Te Kōki New Zealand School of Music
Smetana: Vltava (‘The Moldau’, from Má Vlast)
Ginastera: Harp Concerto, Op.25
Lilburn: Diversions for String Orchestra
Shostakovich: The Golden Age Suite Op.22 (Introduction, adagio, polka, danse)
NZSM Orchestra conducted by Kenneth Young, with Jennifer Newth (harp)
St. Andrew’s on The Terrace
Tuesday, 19 May 2015, 7.30pm
Once again, the audience was treated to a very demanding programme brought off with skill and panache by the NZSM orchestra, with the help of quite a number of guest players.
It coupled the familiar with the unfamiliar. The opening piece from Smetana’s Má Vlast was familiar, but seldom programmed recently, within my hearing. It provided a good work-out for a student orchestra. There was plenty of scope for the flutes at the opening, and soon for the other woodwinds.
A quieter second section featured strings, flute and harp, with subtle brass support, in a delicious representation of the flows of the great river Vltava. The grand theme returns in the last section, in more excitable mode, with full brass and percussion. This was a very creditable performance.
Ginastera’s harp concerto was completely new to me, and it was interesting to read the programme notes describing the history of its first performance.
Amazingly, Jennifer Newth, who has recently graduated with first class honours in music, played the complex solo part without the score. The harp must surely be the most difficult instrument to be found in a symphony orchestra, yet this accomplished musician played with apparent ease the most demanding passages, using a range of techniques, described in her programme note as ‘pedal slides’ (which I observed – the sound continued to change even though no fingers were on the strings) ‘harmonics, whistling sounds, ‘falling hail’ glissandi and gushing chords.
Along with her virtuoso playing rising to the composer’s demands, there were considerable challenges, for the large percussion section, which were fully met, including plenty for xylophone to do.
In the first movement, a dreamy slow melody was particularly attractive, while in the second movement a modal melody performed on various instruments was notable.
The third movement’s extended harp solo demonstrated the huge range of the harp’s capabilities, and those of the performer, as described above; its final section began with an enormous glissando, something the harp can do so magnificently. The percussion was in its element with complicated technical work; the xylophone was a good counterpart, with its wooden quality, to the ethereal nature of the harp sound. There was little brass in this work – just two trumpets in the last movement only, but a celeste, along with frequent suspended cymbal vibrations, contributed to the exotic atmosphere.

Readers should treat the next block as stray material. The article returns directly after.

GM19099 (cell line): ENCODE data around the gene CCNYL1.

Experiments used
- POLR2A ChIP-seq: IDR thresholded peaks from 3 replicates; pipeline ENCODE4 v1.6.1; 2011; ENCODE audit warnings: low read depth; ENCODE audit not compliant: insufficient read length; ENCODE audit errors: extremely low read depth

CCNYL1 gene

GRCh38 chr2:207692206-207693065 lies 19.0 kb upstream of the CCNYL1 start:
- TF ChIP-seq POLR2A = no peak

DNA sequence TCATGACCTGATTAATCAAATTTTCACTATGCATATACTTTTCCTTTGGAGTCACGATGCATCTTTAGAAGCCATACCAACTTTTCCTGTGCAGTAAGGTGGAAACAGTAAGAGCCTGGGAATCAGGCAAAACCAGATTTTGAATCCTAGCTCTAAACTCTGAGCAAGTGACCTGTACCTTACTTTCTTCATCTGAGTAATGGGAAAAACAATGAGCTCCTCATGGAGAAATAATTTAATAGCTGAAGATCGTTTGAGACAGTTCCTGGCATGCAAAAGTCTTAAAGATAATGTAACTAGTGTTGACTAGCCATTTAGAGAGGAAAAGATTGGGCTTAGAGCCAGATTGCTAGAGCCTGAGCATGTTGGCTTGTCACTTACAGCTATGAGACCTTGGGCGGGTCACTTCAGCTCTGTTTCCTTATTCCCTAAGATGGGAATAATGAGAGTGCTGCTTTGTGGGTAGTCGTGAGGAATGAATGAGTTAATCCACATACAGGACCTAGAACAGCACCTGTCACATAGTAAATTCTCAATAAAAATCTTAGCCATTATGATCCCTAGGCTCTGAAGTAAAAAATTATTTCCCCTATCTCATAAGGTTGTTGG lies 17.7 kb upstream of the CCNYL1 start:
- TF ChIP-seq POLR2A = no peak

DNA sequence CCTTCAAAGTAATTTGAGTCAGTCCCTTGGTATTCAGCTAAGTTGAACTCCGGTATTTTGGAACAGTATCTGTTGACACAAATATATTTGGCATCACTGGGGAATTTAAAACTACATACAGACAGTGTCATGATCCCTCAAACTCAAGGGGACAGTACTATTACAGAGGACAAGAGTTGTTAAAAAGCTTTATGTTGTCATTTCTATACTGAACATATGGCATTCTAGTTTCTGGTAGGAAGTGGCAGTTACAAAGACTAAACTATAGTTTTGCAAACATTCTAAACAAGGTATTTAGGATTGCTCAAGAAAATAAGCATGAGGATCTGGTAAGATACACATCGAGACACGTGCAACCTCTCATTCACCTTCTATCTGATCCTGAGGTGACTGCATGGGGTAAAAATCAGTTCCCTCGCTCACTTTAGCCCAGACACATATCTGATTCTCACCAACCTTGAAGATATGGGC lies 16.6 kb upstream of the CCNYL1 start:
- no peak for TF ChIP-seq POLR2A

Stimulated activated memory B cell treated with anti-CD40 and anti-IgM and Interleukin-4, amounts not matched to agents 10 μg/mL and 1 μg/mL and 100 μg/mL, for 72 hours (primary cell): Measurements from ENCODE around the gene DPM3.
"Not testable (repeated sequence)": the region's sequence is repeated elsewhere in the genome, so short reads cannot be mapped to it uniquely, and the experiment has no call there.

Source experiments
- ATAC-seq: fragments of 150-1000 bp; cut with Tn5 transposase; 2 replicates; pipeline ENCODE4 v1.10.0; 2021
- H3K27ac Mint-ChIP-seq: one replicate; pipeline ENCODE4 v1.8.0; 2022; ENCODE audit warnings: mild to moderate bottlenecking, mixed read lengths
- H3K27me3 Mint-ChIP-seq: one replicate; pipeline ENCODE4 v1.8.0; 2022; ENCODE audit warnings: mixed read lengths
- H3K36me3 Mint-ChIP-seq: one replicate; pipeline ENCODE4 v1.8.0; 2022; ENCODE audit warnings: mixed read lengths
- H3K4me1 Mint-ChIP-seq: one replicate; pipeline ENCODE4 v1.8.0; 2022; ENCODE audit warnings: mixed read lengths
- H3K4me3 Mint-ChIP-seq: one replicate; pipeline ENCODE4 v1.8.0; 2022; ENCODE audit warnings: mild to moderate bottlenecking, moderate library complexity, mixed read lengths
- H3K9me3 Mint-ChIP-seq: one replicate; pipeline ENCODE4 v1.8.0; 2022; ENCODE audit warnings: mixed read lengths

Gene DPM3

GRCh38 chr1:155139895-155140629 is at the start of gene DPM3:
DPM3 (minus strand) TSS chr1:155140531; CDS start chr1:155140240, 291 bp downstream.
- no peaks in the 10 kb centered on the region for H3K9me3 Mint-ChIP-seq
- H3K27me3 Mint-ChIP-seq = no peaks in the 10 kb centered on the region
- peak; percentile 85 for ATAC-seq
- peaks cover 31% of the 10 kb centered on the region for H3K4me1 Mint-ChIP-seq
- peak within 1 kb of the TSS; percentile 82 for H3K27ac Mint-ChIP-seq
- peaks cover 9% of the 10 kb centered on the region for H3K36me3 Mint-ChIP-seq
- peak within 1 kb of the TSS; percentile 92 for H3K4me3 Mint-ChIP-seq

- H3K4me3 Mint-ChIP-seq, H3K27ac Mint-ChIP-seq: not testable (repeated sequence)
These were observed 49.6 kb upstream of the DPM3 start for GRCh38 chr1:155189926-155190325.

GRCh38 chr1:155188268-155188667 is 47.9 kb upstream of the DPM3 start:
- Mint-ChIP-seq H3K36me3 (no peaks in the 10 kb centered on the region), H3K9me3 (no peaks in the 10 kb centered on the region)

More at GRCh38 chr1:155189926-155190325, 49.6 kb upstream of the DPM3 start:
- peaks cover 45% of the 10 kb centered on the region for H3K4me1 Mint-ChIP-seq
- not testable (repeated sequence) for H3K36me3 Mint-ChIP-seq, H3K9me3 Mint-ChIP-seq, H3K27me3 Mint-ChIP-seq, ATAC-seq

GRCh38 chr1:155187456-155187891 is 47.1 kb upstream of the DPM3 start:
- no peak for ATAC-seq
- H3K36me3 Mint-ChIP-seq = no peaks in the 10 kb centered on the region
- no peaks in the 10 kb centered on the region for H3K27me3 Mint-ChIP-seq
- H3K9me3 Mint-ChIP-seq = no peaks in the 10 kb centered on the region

This was a bravura performance, and the audience’s response was appropriately prolonged and enthusiastic.
Ginastera was a hard act to follow, but the early Lilburn work proved to be a pleasant interlude between the more intense and exciting works for full orchestra. The writing for strings was delightful. After a lively sparky opening, the second movement was contemplative, with nevertheless, as in the first, lots of pizzicato. The third section was faster, with repeated quavers, while in the fourth some discords that became typical of Lilburn’s writing appeared, but there was little of his later very prevalent dotted
The final movement featured leaping figures at various levels of pitch – then a sudden ending. The Diversions proved to be a most enjoyable work, and was played with verve and splendidly rich tone.
The Shostakovich work provided both humorous content and sufficient technical requirements to live up to the effect created by the Ginastera work. The programme note described the scenario of the ballet for which the music was written: a worthy tale of the superiority of the Communist ethos over that of Western nations, as worked out through the visit of a Soviet football team to a Western city.
Shostakovich’s satirical writing could be interpreted as ‘getting at’ the capitalist West – or deriding the very scenario and the ideology behind it. It gave rise, in these four movements, to some hilarious musical expression. Not that it was easy; it is hard to imagine a student orchestra even20 years ago tackling such demanding music as this. It employed full orchestra (but no harp). I find brass plus piccolo and percussion playing at forte or beyond far too loud in this venue: a very resonant acoustic in a no particularly large church. Perhaps there is no alternative. The orchestra has played in Sacred Heart Cathedral, which is only slightly larger and with an equally lively sound.
Please, Wellington City Council, get on with strengthening the Wellington Town Hall, or respond to former Councillor Rex Nicholls, who through his letter in Dominion Post, called for the hall to reopen.
After a rousing introduction, the highlight of the work, viz. the second movement was an extended slow piece that was most affecting, and contained much of interest, not least the appearance of bass clarinet and particularly the solos on soprano saxophone by Genevieve Davidson, and also solo violin from the orchestra’s leader, Laura Barton. Later, there was gorgeous playing from solo clarinet and solo flute.
The third movement reverted to the jocular mood apparent in the first; the polka was good fun, with a wonderful tune for the xylophone and a sardonic popular song from the trombones. The Danse finale revealed great precision of rhythm at considerable speed. But it was so loud that the audience’s applause sounded quiet by contrast.
Nevertheless, all concerned should be thoroughly pleased with their efforts, as the audience was.